With Rs 2,10,000 cr losses, power tariffs may have to rise 50%

The power sector is reeling in losses. If it is to even break-even, tariffs need to go up by an average of 50 percent.

Rajanya Bose October 20, 2011 15:08:31 IST
With Rs 2,10,000 cr losses, power tariffs may have to rise 50%

Want uninterrupted power supply? You should be willing to pay more- much more - for it.

Reason: Compared to the tariffs we are now paying all over India, the break-even rate is nearly 50 percent more for the power distribution companies (discoms).

In 2010-11, discoms doubled their losses to Rs 40,000 crore from two years ago. But here's the shocker: accumulated losses as on 31 March this year were a staggering Rs 2,10,000 crore - that's enough to fund a NREGA for six years; or a Food Security Bill for more than two years.

Paying less for power means we are robbing the poor of food and jobs.

With Rs 210000 cr losses power tariffs may have to rise 50

Crisil says that power tariffs must rise by a minimum of 47 percent for discoms to even break even without state subsidies, let alone make a profit. Reuters

If power tariffs are not raised, the discoms will be stuck with Rs 3,30,000 crore of accumulated losses by 2013. To clear that bill, every Indian citizen will have to send the state electricity boards and private discoms a cheque for Rs 2,700. Unless the state governments will subsidise them- and most state governments are now in no position to do so.

These numbers come from rating agency Crisil, which took a close look at 57 discoms in India.

Crisil says that power tariffs must rise by a minimum of 47 percent for discoms to even break even without state subsidies, let alone make a profit.

The Indian power sector currently faces two major issues: first is the plight of the power generation companies due to non-availability of coal and the falling viability of power projects. The second is the condition of state discoms which are reeling under huge debts and cannot continue to buy power at higher rates from generation companies and sell them at low rates to some categories of consumers.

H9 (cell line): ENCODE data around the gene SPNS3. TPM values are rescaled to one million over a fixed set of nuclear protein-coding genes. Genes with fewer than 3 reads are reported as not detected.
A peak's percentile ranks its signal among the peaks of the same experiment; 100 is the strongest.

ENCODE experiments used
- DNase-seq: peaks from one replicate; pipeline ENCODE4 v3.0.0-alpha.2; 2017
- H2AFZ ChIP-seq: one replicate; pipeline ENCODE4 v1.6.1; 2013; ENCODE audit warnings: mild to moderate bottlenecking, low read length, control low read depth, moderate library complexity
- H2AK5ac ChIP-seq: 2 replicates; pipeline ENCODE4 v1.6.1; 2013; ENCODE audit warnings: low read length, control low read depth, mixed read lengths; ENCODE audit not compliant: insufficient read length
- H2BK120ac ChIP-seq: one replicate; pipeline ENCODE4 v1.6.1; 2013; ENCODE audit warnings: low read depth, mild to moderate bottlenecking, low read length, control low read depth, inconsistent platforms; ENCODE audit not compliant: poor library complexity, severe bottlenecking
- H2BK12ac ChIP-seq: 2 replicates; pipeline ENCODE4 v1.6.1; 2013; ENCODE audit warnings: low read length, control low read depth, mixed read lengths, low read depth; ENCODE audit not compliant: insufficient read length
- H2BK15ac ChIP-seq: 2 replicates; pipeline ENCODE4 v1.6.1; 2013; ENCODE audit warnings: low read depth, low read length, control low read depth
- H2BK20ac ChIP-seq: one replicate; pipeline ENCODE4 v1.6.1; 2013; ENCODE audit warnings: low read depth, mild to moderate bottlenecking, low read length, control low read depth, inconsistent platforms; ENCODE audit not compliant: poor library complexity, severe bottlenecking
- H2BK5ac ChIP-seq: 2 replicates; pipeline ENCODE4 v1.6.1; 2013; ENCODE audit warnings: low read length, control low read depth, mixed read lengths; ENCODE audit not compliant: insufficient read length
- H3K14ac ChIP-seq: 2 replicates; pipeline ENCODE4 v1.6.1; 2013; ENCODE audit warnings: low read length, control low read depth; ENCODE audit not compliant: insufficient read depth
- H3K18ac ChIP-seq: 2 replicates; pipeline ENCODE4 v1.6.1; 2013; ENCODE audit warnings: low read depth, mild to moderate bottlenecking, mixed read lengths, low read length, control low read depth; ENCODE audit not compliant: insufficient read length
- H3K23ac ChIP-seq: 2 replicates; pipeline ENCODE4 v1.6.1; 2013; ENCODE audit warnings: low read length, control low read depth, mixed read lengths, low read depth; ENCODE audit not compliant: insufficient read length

India's power problems are thus directly traceable to low average tariffs. It is making power generation unviable.

Let's look at generation first. India has plans to raise 56 gw (1,000 mw make 1 gw) of additional generating capacity by 2015. But in the 11th plan (2007-12), where the target was 50 gw, we have added only 29 gw so far, and there are just a few months left for the plan period to terminate (March 2012).

Of the capacity additions planned, projects worth 19 gw have no price escalation clause or only partial escalation clauses. Given the rising prices of coal, if generation companies cannot pass on the additional costs to consumers, these projects will simply become unviable.

Amidst this crisis, the power sector's borrowings are estimated at around Rs 6,50,000 crore as on 31 March 2011. Out of this, the banks and the financial sector account for Rs 4,80,000 crore, the rest coming from bonds, government loans and foreign currency borrowings.

The power sector is clearly living on borrowed time and money. Lending to the power sector has grown at a compound rate of 31 percent from 2006 to 2011. Crisil estimates this to grow further at a rate of 23 percent over the next two years, taking the total indebtedness of the sector to Rs 7,30,000 crore by March 2013. Two-thirds of the money will be owed by state-owned discoms.

The non-viability of the power sector is a major threat to the banking system as banks account for Rs 2,73,000 crore of current loans to the power sector - 7.3 percent of their overall loan-book. This is twice the exposure banks had to power in 2008.

The average gap between the cost of power distribution and revenue realisation stands at 86 paise per unit in 2009-10. Compare this to a gap of 50 paise in 2007-08.

The big reason for losses is the agriculture sector - which is heavily subsidised, and the domestic sector (your home). In 2009-10, agriculture accounted for 23 percent of total consumption but generated only 6 percent of total revenues. Revenues looked like this last year: Rs 0.89 per kwh for agriculture, Rs 5.57 per kwh for commercial, Rs 4.48 per kwh for industrial high-tension sector and Rs 2.64 per kwh for domestic consumers. Supplies to domestic consumers are barely profitable.

Whichever way you look at it, power tariffs have to rise - if the economy is not to be blacked out. The only question is how the pain will be distributed between domestic, agriculture, and business consumers.

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